Jalapenos & The Scoville Scale – Capsaicin Escapades

After college I worked for a brief time at a local pizza joint, delivering. It wasn’t quite what I expected when I took out tens of thousands of dollars in student loans, but it paid and was pretty laid back. My manager was, what seemed at the time, an older fellow. He was easy to get along with and had no illusions that he would someday become CEO, so he made the pizzas, ordered the supplies and tried to enjoy a fairly lazy gig. He didn’t ask much from me except to deliver without a lot of extra miles or delays and to occasionally fold some boxes.


The owner, Phil, on the other hand, was walking blood pressure. Everything enraged him. He reminded me of former NFL coach, Mike Ditka in both physical appearance and attitude. My hope was to get out of the store as fast as possible anytime he came poking around. We didn’t see Phil, much. He lived in the next town over, where he had several stores.

One day, however, our store had an issue with the pipes. So Phil wanted to meet the plumber on location to discuss options. My manager was alerted that both Phil and the plumber would arrive that afternoon. I had no idea what was in store.

“Do you like spicy food?” my manager asked me?

“Sure. You’ve seen me put jalapeños on my pizzas.” I bragged, not know where his question was going.

“Have you ever heard of habaneros?” he queried, figuring I hadn’t.

“Um, no. Should I have?” I answered.

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He went on to tell me he grew them fresh in his garden and they put jalapeños to shame. Not believing his affable story I asked to try them. He gave me a piece the size of beebee. I put the tiny chunk in my mouth and immediately began huffing and fanning my tongue as if I had swallowed lava. I ran to the cooler and chugged a can of Sprite as if I were trying to put out a fire. My face turned red and tears ran down my cheeks. I began to hiccup. At first the hiccups were so violent I thought they might damage my insides. They relented, eventually, and I returned to an acceptable state. Keep in mind, this piece of habanero was a speck.   

My manager was trying to contain his smirk.  “Believe me now?” he asked, knowing full well I was a convert. Upon watching my historyonics, he devised a plan ill fitted for a more ambitious manager.

“Wanna have some fun?” he asked, knowing I was a willing accomplice. I nodded and he began slicing his torturous peppers into pieces that resembled the jalapeños. Then he made a pizza with them dominating the top. He set the pizza, untouched, on the table where the crew would normally snack on them. When Phil arrived the manager told Phil he might not want to try the pizza. It was very spicy.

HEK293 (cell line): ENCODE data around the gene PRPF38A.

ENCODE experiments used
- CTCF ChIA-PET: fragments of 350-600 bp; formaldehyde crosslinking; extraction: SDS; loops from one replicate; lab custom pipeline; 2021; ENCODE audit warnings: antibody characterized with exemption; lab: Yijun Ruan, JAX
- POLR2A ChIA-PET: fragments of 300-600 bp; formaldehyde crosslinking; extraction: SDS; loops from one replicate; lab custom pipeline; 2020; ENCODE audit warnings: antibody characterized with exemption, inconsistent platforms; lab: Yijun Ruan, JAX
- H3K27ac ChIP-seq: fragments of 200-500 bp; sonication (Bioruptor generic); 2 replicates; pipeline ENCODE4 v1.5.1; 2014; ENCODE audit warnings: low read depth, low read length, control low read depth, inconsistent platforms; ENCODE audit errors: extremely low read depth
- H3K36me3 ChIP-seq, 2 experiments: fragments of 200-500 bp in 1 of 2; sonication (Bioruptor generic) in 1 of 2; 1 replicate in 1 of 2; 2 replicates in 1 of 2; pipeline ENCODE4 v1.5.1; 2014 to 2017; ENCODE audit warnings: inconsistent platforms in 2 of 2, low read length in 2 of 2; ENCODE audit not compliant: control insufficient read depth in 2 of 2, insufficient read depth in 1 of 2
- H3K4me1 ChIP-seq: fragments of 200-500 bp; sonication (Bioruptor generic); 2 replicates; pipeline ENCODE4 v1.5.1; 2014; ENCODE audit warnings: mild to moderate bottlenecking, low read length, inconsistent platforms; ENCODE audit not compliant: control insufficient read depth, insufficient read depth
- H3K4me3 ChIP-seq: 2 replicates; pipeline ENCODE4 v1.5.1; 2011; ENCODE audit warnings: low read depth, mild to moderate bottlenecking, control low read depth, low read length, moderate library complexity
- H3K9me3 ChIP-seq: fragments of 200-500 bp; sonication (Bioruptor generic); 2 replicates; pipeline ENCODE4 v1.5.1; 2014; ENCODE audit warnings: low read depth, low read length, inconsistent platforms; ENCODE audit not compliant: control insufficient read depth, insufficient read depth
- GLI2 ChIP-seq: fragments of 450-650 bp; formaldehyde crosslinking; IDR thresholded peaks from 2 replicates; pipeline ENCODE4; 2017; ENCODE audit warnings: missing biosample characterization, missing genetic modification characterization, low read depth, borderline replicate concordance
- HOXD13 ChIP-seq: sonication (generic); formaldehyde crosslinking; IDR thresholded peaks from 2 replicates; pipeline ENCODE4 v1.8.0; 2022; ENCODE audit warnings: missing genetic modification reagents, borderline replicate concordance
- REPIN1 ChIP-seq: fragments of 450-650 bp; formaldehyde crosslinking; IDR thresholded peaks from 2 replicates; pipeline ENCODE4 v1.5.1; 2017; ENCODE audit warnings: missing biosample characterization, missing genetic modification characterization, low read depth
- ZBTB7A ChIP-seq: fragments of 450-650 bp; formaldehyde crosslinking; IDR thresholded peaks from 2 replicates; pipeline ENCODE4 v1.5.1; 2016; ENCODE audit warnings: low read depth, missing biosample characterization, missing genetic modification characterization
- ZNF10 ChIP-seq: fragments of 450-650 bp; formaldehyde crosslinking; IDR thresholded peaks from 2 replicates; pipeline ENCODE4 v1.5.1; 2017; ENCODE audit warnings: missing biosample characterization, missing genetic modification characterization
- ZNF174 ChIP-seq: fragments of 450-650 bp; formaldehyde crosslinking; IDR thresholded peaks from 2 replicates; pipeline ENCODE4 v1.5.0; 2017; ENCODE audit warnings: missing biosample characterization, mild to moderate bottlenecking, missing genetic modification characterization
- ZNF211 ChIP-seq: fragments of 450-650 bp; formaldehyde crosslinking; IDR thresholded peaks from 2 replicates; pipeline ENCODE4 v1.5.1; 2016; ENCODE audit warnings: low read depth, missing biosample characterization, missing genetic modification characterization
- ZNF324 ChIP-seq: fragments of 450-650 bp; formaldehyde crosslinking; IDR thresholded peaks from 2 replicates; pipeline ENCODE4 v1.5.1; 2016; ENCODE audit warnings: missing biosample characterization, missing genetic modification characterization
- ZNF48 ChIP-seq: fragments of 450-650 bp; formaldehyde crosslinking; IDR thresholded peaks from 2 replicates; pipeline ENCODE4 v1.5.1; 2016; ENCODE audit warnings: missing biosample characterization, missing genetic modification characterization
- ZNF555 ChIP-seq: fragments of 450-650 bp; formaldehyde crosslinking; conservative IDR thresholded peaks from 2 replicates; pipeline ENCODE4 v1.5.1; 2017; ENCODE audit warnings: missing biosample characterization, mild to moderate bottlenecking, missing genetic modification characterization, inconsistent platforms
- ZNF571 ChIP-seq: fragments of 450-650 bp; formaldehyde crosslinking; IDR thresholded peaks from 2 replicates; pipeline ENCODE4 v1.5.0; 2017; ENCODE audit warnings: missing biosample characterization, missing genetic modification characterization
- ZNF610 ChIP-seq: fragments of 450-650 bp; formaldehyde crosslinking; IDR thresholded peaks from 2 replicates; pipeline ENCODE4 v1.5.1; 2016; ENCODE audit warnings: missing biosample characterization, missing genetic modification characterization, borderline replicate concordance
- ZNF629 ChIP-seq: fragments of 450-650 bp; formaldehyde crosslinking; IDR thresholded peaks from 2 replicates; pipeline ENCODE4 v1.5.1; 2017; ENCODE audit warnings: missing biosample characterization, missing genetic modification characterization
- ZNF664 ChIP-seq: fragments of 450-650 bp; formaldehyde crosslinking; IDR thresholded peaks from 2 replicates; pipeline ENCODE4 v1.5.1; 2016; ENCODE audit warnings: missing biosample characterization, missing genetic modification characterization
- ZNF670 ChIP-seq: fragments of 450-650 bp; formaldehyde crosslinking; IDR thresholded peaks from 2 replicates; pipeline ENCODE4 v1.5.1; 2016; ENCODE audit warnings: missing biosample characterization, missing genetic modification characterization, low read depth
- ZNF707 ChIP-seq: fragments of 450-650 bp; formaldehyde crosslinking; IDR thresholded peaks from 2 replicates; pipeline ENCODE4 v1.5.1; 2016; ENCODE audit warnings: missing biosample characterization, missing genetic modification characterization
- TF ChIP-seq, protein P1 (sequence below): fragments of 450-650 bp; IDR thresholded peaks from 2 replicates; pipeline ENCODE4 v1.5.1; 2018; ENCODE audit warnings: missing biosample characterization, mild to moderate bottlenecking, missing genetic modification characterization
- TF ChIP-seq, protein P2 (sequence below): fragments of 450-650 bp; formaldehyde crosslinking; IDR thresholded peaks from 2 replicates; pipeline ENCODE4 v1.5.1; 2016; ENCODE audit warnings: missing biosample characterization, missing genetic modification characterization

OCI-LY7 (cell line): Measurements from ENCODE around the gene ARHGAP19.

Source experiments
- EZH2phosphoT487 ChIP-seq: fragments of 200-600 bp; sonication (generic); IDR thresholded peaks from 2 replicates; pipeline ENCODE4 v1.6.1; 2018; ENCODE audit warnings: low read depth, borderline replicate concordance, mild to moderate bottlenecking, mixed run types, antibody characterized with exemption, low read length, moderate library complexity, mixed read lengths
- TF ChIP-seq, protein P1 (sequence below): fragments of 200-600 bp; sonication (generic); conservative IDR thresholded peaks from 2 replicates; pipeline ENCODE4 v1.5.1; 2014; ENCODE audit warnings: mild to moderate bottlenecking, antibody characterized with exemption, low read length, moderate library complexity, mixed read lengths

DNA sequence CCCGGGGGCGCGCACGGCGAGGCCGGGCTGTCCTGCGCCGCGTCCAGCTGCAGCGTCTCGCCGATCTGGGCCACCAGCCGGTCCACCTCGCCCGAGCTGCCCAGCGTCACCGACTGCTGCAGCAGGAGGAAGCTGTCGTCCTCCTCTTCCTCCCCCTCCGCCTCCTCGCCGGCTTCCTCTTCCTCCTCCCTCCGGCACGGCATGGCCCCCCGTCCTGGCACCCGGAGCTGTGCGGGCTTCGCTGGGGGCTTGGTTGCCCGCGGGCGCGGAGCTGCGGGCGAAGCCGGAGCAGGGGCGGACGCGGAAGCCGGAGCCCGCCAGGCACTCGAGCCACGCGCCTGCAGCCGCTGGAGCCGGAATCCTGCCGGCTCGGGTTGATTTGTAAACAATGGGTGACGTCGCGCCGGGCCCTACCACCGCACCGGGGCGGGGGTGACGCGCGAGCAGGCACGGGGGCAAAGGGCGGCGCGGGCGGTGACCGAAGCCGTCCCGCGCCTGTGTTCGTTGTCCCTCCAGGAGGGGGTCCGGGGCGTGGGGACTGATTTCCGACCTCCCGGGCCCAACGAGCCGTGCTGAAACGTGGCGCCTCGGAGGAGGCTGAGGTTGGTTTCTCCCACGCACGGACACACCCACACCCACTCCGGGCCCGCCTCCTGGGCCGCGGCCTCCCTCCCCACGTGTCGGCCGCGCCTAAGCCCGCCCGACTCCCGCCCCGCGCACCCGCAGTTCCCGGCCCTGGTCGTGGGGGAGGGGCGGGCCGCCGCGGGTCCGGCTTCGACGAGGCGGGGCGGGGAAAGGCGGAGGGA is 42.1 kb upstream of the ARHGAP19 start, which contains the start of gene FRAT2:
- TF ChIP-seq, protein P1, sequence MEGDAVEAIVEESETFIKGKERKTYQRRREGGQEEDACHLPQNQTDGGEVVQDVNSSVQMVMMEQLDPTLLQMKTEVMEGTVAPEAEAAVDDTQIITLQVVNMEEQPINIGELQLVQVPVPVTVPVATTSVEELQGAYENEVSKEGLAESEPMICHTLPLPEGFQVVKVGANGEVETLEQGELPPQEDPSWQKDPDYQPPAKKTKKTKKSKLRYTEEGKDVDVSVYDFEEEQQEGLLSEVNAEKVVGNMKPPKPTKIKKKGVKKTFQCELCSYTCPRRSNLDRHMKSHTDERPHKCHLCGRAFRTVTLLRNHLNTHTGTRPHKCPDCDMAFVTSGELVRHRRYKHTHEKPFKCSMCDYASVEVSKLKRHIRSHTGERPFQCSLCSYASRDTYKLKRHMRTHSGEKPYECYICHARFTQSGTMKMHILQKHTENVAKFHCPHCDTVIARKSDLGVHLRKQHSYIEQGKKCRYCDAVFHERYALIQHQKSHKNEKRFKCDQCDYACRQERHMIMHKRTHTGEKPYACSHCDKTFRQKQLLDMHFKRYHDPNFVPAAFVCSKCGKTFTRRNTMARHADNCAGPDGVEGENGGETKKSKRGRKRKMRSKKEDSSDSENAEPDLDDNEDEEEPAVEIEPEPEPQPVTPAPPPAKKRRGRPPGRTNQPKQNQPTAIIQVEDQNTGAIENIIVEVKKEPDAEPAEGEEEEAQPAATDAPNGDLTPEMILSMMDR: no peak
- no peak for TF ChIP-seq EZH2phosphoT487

habanero-scaleThis was the challenge Phil needed to immediately grab a slice and begin woofing it down. My manager pretended to try and stop him. “Careful Phil. That’s really spicy!”  

Phil dismissed him in his usual manner and just as he began to chew on a large bite, the plumber walked through the door. He began to ask Phil where the issue was, but Phil’s head was on fire. He darted for the pop cooler and began to swig. He was trying to keep his composure and look nonchalant, but it was impossible with his level of ingested capsaicin. As Phil tried to answer the plumber’s questions, snot ran out of his nose and tears seem to spray from his tear ducts. Each attempt to coolly talk to the plumber was thwarted by body convulsions and groans.

My manager and I tried to look away. I was desperate for a run. I needed to flee the crime scene. Unfortunately, there was nothing warranting my escape.

Normally I’m not schadenfroh, but watching Phil’s ego deal with this spicy assault tickled my inner child in a way that caused me to snort-laugh. This wasn’t good for my pizza driving career. Phil always looked at me after that as if had cuckolded him. His machismo, though, wouldn’t allow him to ever bring it up. If he accused me or my manager of anything it would be a confession that he couldn’t handle his spice. That ultimately saved our bacon.

This post was contributed by Jerry Mooney.

*Capsaicin information provided by Dr. Joel Mortensen of Pathology at the University of Cincinnati, Laboratory Science and Dr. Jonathan Mortensen

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